'ecoATM' Dispenses Cash for Old Phones

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ecoATM users wait in line to use the machine. The company recently announced it will expand its number of machines to 300. Photo: ecoATM

The release of the iPhone 5 might be exciting for Apple retailers and consumers alike, but with all of those new phones comes a question – what happens to the old ones?

A surge of iPhone 4 and iPhone 4s have found their way to plenty of auction sites like eBay and onto Craigslist since the iPhone 5’s September 21 release. Reselling a device a great way to ensure reuse and get a little cash in the process, but there are certainly consumers who don’t want to go through the effort of auctioning or listing their old phone.

One company wants the process to be as simple as heading to the ATM. EcoATM recently announced plans to expand its number of grocery store and mall-based cell phone recycling machines to 300 by the end of 2012.

“There are going to be millions of people buying the new iPhone 5. When they do, we want there to be an ecoATM nearby for them to cash in or recycle their old phones,” Tom Tullie, Chairman and CEO of ecoATM, said in a press release earlier this month. “With ecoATM, you don’t have to ship your phone off or wait to get a check in the mail — we pay cash on the spot.”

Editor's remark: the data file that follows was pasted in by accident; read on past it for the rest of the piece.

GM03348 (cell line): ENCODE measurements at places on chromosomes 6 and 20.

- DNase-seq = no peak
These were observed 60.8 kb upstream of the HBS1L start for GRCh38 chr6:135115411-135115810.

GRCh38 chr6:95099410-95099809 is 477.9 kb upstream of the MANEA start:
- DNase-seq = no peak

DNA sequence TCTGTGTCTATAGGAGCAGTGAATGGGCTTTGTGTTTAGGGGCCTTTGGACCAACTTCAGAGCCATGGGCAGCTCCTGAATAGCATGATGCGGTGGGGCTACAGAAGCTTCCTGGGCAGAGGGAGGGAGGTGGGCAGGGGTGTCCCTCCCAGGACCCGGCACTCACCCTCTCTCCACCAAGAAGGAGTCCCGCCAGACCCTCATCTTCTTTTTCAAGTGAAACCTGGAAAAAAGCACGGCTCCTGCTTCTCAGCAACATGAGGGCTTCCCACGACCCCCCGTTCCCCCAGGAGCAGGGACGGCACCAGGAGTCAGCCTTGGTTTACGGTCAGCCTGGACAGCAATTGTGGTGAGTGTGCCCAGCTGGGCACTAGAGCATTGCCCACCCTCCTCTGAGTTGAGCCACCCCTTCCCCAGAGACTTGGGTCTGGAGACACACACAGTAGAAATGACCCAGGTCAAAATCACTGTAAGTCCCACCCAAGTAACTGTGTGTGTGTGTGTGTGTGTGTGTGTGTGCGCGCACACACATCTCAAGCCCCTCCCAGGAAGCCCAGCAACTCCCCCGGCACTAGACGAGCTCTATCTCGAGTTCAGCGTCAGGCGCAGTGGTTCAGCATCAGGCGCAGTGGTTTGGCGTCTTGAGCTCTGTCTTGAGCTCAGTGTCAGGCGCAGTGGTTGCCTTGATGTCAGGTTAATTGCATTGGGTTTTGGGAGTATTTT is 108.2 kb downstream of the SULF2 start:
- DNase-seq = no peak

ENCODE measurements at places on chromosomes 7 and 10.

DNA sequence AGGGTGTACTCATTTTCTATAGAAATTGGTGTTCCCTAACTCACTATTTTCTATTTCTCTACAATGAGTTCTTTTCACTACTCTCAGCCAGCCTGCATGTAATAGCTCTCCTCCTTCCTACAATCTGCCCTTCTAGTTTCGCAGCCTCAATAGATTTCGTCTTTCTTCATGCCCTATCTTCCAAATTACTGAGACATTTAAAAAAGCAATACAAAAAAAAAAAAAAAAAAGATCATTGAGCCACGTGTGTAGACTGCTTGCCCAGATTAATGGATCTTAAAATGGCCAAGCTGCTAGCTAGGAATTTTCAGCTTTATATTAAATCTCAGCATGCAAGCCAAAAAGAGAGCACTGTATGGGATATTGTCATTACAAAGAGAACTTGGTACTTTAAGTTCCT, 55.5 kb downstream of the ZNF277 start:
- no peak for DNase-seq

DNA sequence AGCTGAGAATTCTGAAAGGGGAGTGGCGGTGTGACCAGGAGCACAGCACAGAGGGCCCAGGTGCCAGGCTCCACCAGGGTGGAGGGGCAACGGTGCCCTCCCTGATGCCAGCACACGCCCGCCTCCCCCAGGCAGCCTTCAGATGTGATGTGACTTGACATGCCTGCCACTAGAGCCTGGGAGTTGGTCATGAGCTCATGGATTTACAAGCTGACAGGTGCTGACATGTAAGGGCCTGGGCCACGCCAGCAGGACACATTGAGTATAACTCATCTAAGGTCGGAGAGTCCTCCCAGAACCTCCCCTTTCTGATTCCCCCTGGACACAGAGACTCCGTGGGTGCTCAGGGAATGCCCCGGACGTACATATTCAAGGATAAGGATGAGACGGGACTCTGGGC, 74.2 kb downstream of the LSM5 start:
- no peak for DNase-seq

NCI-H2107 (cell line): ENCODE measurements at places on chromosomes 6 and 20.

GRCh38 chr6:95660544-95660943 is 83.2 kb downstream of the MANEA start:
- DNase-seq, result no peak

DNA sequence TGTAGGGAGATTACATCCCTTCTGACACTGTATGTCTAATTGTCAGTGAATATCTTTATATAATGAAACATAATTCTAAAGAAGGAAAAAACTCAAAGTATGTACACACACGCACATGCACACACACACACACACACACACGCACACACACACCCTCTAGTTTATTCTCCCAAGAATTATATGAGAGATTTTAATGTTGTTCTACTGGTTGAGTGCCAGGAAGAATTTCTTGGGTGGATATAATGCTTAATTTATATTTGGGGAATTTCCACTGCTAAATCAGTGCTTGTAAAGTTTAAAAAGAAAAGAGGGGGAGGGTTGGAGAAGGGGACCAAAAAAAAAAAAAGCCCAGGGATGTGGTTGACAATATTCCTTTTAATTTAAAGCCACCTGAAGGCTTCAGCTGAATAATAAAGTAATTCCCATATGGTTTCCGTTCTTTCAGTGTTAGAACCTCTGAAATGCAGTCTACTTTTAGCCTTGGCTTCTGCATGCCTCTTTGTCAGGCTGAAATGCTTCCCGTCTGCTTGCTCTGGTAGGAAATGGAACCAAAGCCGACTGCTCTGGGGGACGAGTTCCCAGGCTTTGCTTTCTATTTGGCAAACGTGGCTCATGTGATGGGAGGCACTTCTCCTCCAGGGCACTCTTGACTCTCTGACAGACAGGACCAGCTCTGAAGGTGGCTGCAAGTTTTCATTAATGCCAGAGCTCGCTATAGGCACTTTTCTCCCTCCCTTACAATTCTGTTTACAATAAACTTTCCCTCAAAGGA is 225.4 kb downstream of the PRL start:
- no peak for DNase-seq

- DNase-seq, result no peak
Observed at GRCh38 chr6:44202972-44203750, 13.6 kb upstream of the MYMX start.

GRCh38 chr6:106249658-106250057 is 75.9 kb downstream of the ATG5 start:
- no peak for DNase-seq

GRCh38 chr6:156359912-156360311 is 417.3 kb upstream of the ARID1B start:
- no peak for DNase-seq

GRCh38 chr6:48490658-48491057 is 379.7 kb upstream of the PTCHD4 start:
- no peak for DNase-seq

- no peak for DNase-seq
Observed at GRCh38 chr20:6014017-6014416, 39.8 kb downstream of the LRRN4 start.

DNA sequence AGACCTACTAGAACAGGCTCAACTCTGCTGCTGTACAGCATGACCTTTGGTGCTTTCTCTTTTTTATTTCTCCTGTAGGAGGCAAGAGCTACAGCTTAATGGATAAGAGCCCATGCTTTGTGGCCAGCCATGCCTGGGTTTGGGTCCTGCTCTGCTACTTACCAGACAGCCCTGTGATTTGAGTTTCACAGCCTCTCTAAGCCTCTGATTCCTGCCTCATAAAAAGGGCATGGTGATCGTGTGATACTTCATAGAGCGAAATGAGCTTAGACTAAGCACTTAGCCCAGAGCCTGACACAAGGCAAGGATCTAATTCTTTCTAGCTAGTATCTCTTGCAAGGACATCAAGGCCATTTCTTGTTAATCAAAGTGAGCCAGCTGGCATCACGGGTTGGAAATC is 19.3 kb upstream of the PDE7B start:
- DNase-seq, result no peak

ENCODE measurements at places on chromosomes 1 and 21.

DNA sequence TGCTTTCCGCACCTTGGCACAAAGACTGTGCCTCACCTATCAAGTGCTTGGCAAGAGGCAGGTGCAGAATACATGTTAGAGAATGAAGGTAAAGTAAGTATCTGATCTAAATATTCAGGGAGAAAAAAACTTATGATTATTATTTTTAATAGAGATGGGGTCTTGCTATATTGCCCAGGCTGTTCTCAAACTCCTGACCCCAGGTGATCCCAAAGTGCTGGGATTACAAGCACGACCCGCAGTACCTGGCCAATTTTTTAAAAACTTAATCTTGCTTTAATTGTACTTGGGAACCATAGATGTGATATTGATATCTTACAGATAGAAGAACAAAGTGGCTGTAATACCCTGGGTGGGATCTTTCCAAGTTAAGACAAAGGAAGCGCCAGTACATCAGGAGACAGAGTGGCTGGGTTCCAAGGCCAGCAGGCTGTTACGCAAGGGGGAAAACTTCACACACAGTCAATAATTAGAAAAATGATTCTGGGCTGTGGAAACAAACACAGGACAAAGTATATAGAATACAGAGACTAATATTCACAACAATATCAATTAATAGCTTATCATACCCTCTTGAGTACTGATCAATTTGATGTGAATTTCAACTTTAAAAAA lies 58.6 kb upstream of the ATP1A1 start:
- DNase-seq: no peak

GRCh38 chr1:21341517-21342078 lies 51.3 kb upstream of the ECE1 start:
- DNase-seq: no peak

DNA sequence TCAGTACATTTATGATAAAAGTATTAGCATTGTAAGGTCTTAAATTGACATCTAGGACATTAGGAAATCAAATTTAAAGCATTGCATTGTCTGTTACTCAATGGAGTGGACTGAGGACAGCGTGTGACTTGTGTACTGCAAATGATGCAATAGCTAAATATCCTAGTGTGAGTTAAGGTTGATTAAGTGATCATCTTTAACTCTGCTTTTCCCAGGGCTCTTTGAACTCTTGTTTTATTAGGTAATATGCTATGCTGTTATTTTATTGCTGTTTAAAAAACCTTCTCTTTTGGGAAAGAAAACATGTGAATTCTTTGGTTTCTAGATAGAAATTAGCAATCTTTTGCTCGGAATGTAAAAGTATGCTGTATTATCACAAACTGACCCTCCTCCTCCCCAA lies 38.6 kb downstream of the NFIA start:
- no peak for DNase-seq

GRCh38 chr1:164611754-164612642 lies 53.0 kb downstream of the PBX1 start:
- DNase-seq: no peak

Recycling 101: Cell Phones

The machines assess the model and condition of phones and offer cash for old devices. To date, the machines have paid out millions of dollars for hundreds of thousands of cell phones, ecoATM said in the release.

Some old phones can get as much as $250 for recycling their device via ecoATM, according to the company. The iPhone 5 retails for between $199 and $299, depending on the version.

It isn’t just iPhones that will be discarded by the end of the year. A series of new Android devices will also be released before 2013, the predecessors of which will become unused. Android devices, old clamshell phones, MP3 players and more are also accepted by ecoATM. If a device isn’t worth any cash as deemed by the machine, users are given the option to donate their phone to be sure it’s properly recycled.

In 2009, a staggering 2.37 million short tons of e-waste entered the waste stream, according to the EPA. To find out how to recycle your cell phones and other e-waste, visit Earth911′s Recycling Directory or find an ecoATM location near you.

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